“The Children’s Story of Guyana” and Guy de Weever
Preserving our literary heritage
by Petamber Persaud
May 13, 2007
GUY de Weever was born into a rich and colourful cultural inheritance, a heritage that inspired him in his formative years, a tradition which he fostered as he grew into his own and flourished, finally leaving behind a strong legacy which his children expanded on and on which generations after can build.
That rich and colourful cultural heritage started many generations ago with de Weever’s paternal grandfather who was a schoolmaster and continued through his father, Peter Moses, who was an educator, musical composer and writer. Peter Moses de Weever is better known for his folk song “Me caffee in de morning”.
What is a little known fact about the elder de Weever is that he published at least two books, “Companion to Lucas Geography” (1900) and “Principles of Agriculture” (1908).
Enriching the legacy on the distaff side was Guy de Weever’s mother, Paulina, who was a teacher. His uncle, Aloysius, was an educator, musician, and writer, authoring a Geography text book. Two of his cousins, Celeste and Lynette Dolphin, were cultural icons; Celeste introduced “Broadcast to Schools” and edited the “Kaie” journal and Lynette, who was a musician, headed the National History and Arts Council.
Elma and Arthur Seymour, relatives by way of marriage, were influential figures in education, the arts and literature of this country. This was the world of Guy de Weever who born in March 1907 in Onderneeming, Essequibo, Guyana.
That country boy came to town (Georgetown) and made good. He attended the country’s premier educational institution, Queen’s College, and excelled at academic studies especially in the area history. He also did well at athletics where his speciality was the 220-yard sprint.
Guy de Weever was a graduate in the first batch (1931 -1932) of teachers from Teachers Training College; a batch that produced many notables including educators, writers, poets and music composers.
The 1930s was a defining period of his life. In 1932, de Weever published “The Children’s Story of Guyana” which was described by W. Bain Gray, Director of Education at the time, as “the first attempt to provide a history suitable for use in schools.”
And what a book it was and still is. It was reprinted 28 times from 1933 to 1973, an edition almost each year since first publication, making it one of the more successful books in the history of Guyanese literature and the most successful history text.
de Weever was also a headmaster (Anna Regina Anglican School), a short story writer, and journalist contributing articles on Guyanese issues, West Indian economic and political affairs to periodicals like Commonwealth Review, Continental Review, Elder Statesman, Crown Colonist, and National Review.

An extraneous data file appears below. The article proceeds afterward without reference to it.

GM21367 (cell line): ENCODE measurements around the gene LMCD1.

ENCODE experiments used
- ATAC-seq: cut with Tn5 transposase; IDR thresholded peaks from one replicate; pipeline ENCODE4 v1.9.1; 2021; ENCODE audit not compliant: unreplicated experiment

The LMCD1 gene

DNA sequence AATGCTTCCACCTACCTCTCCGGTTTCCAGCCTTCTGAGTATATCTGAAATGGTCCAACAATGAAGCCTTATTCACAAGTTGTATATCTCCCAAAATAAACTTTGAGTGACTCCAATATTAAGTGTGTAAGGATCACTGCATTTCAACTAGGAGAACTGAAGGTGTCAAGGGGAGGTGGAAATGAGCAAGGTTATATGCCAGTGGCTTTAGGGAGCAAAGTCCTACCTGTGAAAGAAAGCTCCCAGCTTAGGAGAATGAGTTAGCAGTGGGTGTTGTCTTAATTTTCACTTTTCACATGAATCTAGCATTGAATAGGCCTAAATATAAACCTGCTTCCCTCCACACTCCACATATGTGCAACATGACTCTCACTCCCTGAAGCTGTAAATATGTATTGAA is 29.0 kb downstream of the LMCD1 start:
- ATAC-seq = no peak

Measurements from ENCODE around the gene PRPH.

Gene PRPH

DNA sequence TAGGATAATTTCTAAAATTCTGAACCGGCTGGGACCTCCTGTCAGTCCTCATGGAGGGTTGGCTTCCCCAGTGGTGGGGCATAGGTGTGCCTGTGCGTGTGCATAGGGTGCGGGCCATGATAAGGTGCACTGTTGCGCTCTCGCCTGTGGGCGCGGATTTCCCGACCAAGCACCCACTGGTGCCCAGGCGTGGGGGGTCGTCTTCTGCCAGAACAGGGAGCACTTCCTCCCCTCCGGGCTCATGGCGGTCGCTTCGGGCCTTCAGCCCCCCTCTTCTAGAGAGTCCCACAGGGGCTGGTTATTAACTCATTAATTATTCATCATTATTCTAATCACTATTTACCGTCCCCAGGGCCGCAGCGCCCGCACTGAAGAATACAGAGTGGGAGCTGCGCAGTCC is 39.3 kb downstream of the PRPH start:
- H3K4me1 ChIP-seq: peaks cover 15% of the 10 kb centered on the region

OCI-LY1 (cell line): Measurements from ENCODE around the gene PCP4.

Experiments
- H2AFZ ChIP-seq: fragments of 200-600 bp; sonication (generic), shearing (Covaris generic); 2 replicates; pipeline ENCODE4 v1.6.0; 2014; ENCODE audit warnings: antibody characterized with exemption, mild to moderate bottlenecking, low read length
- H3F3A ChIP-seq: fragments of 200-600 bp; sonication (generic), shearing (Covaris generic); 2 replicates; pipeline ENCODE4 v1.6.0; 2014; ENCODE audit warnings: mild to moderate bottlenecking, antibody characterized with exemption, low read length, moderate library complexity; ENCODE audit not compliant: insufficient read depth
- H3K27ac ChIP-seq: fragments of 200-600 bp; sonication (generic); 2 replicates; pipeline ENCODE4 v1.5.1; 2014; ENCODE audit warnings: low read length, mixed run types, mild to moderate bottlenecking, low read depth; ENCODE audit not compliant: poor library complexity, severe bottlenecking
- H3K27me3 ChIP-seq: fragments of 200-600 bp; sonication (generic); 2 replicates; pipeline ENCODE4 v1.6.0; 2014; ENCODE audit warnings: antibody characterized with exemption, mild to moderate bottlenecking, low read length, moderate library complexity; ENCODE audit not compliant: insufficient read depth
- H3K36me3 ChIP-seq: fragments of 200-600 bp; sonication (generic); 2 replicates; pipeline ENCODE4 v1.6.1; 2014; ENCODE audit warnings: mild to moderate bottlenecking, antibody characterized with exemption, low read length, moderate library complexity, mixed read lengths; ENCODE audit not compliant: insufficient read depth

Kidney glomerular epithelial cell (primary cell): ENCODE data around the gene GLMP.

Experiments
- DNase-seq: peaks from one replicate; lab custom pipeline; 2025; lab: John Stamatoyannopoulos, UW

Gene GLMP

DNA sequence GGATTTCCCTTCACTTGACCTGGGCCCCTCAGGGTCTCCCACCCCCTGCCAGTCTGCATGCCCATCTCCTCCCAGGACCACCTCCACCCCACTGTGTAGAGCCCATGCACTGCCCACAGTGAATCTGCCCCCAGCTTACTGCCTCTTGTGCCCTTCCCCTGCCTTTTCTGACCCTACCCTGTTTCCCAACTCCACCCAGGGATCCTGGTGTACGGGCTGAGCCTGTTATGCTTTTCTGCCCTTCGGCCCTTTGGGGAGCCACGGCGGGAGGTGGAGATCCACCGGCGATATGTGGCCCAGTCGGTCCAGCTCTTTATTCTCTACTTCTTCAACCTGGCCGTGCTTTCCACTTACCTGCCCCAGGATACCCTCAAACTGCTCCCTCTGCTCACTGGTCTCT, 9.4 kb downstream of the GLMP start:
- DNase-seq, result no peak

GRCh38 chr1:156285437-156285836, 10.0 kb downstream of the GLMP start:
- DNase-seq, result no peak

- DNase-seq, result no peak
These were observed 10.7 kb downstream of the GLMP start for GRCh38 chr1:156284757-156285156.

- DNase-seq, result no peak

Guy de Weever was according to Arthur Seymour a “great reader and admirer of the work of H. G. Wells and Arnold J. Toynbee”. His reading list included the works of Guy de Maupassant, Somerset Maugham, O. Henry and Galsworthy.
Apart from his academic persuasion, de Weever was also a jazz pianist. In fact, he met his wife through his love for music. Elma Seymour nee Bryce reported that the family possessed a “pianola” whereon Guy and his good friend Percy Casey used to visit the home to play and that how the friendship between Irmin Evelyn Bryce and Guy de Weever began.
Guy and Irmin were married in 1932 and produced three children who expanded the cultural and literary heritage into which they were born. Jacqueline, the eldest, has authored several books including “Chaucer Name Dictionary” which began as her Ph. D dissertation, “Mythmaking and Metaphor in Black Women’s Fiction” and “Sheba's Daughters: Whitening and Demonizing the Saracen Woman in Medieval French Epic”. Godfrey became an artist and Barbara is an attorney in New Mexico.
What a storybook life but all was not smooth sailing. As early as the late 1930s, his activities were constrained by illness. Then his compilation of a history of Guyana was sidelined in preference to Webber’s “A Centenary History and Handbook of British Guiana”.
Guy Egbert Leon de Weever died in May 1971, leaving behind an enduring legacy in the monumental work, “The Children’s Story of Guyana”, which survived colonialism, witnessed Guyana gaining Independence and Republic status.
* Online correspondence with Jacqueline de Weever, 2007
Responses to this author telephone (592) 226-0065 or email: email@example.com
* Books to be launched: ‘Selected Poems by Egbert Martin edited by David Dabydeen, a Derek Walcott book, and ‘An Anthology of Short Stories from Guyana’ edited by Petamber Persaud, published by Dido Press, UK.